Ray Castillo September 26, 1995 Headquarters, Washington, DC (Phone: 202/358-4555) Doug Ward Johnson Space Center

, Houston, TX (Phone: 713/244-7926) Jim Keller Boeing Defense and Space Group, Huntsville, AL (Phone: 205/461-2803) Release: 95-161 U.S. STRUCTURE FOR INTERNATIONAL SPACE STATION COMPLETED The main structure of the U.S. laboratory module -centerpiece of the U.S. hardware for the international Space Station -- has been successfully completed. Astronauts will perform continuous scientific experiments inside the pressure hull of the laboratory. The aluminum module is 28 feet long, 14 feet wide and weighs about 6,000 pounds. It is scheduled to be launched to the international Space Station in November 1998. "This is a major accomplishment for the international Space Station program," said Wil Trafton, Space Station Program Director. "This laboratory module is central to the Space Station's mission. Within this lab, astronaut researchers will carry out scientific experimentation for the benefit of all of us here on Earth." Technicians at NASA's Marshall Space Flight Center in Huntsville, AL, began welding the lab module in July. It

comprises three cylindrical sections, two bulkheads, or end cones, and contains the hatch openings through which astronauts will enter and exit the lab. The lab's exterior has a "waffle" pattern, which strengthens the hull against the harsh environment of space. A 20-inch diameter window is located on one side of the module's center cylinder. -more-2"I congratulate all the members of the Space Station team on the completion of this piece of space hardware," said Randy Brinkley, Space Station Program Manager. "The manufacturing progressed without any problems and all 3,100 inches of weld were of exceptional quality. This is another major piece of Space Station hardware completed on time." In early November, the lab will be moved to a boring mill where its surfaces will be machined for various functions, including drilling small holes for hatch seals and berthing mechanisms. It later will be covered with a debris-shield blanket, made of a material similar to that used in bullet-proof vests. A thin aluminum debris shield then will be placed over the blanket for added protection. The lab is being built by Boeing Defense and Space Group in Huntsville. Boeing, prime contractor for the Space Station, has hardware in different stages of completion. Both Node 1 and Node 2, the connecting passageways which will link Space Station's other modules, have been welded. Node 1 is now being machined in the boring mill. Node 2 completed machining and is being outfitted with internal equipment. With the laboratory welding complete, the pieces of the Space Station crew quarters, or habitat module, now will be welded together. The habitat module will serve as the 'home away from home' where astronauts will eat and sleep. Habitat module welding will begin in October and be completed in December. Overall, the United States has produced 54,000 pounds of Space Station hardware; by the end of the year, the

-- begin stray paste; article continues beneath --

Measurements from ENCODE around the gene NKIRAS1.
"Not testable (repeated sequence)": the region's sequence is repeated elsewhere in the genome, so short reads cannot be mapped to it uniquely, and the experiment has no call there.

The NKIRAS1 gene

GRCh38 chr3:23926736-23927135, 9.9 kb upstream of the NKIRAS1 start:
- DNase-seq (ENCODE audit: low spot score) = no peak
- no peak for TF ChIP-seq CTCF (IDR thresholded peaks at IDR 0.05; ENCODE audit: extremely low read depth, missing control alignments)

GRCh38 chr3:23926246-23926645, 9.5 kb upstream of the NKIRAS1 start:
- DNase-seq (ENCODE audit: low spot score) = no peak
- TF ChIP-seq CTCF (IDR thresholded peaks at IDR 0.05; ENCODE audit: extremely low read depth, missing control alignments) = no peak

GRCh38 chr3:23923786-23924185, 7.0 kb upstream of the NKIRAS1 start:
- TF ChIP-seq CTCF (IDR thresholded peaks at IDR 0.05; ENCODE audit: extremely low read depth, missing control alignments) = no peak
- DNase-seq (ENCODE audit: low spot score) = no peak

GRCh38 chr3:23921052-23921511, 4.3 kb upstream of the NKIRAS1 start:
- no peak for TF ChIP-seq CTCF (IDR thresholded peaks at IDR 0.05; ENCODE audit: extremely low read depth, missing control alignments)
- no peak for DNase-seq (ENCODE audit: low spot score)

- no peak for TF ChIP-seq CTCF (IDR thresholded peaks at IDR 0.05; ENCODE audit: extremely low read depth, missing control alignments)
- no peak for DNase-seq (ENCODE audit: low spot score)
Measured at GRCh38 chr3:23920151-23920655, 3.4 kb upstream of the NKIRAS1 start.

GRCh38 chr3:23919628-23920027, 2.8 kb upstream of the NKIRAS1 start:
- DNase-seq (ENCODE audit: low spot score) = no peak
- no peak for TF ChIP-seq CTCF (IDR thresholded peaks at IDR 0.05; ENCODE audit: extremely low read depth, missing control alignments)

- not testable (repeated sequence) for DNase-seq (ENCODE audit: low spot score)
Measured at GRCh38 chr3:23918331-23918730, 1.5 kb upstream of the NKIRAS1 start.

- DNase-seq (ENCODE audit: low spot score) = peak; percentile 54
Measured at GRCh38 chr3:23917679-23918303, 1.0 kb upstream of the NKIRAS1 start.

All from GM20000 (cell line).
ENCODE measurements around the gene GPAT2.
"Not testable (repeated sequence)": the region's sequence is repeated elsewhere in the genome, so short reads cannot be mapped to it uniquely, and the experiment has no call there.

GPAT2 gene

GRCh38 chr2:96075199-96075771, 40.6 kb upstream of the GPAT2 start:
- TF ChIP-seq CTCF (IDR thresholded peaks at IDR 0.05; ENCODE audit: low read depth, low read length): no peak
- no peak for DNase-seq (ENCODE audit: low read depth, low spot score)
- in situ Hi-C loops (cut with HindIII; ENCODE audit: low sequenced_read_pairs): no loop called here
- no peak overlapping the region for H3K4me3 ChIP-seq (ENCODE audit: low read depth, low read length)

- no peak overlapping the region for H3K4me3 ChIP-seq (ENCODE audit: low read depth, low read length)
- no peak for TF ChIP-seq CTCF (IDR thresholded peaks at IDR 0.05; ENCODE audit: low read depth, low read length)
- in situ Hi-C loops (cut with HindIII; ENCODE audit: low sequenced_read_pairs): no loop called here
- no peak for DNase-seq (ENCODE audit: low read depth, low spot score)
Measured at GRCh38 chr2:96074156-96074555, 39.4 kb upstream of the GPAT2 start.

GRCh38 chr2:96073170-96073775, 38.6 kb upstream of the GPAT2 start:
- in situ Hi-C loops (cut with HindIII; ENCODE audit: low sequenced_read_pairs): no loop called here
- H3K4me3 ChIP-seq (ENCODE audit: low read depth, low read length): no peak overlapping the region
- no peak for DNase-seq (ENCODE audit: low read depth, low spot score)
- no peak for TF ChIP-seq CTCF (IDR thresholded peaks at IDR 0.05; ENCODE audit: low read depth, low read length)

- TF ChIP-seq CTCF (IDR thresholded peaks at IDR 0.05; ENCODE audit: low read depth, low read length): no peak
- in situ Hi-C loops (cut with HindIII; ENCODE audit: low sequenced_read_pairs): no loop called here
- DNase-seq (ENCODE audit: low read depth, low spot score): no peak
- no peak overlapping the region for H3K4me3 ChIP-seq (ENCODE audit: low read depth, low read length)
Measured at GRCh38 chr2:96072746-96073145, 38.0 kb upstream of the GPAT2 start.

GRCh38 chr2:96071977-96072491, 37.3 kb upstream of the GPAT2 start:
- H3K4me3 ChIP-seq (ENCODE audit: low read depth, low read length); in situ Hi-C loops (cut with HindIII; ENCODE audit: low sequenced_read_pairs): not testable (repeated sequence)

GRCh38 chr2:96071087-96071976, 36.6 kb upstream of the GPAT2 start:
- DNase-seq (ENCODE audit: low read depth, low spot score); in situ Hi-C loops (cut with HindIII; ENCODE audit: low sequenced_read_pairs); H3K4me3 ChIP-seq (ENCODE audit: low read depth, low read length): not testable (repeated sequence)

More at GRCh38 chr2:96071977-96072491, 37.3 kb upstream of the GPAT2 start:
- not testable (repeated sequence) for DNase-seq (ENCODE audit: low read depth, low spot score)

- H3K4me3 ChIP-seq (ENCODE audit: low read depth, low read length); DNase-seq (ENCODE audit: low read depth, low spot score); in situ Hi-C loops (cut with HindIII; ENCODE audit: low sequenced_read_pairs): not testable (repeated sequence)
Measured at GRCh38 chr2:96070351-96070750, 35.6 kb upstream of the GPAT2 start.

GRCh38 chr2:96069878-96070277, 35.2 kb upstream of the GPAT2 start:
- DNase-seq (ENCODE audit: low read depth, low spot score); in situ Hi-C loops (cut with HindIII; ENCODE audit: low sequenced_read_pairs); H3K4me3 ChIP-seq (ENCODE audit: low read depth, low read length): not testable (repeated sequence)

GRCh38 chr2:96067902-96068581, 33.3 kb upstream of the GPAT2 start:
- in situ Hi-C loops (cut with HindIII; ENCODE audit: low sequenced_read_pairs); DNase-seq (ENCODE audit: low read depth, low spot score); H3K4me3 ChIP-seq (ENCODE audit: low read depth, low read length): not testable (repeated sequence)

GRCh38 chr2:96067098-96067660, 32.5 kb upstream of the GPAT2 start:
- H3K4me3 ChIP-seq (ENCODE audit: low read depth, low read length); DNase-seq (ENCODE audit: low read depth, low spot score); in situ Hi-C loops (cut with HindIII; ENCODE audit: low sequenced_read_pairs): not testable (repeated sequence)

United States will have completed nearly 80,000 pounds. Currently, the project's international partners have manufactured over 60,000 pounds of hardware. The first piece of the international Space Station is scheduled to be launched in just over two years, in November 1997. The U.S. Node 1 will be launched one month later. A series of flights over five years will complete the Space Station in June 2002. -endEDITOR'S NOTE: Media representatives wishing to obtain images accompanying this release may call the NASA Headquarters Newsroom Photo Office at 202/358-1900. Color: 95-HC-574 B&W: 95-H-585

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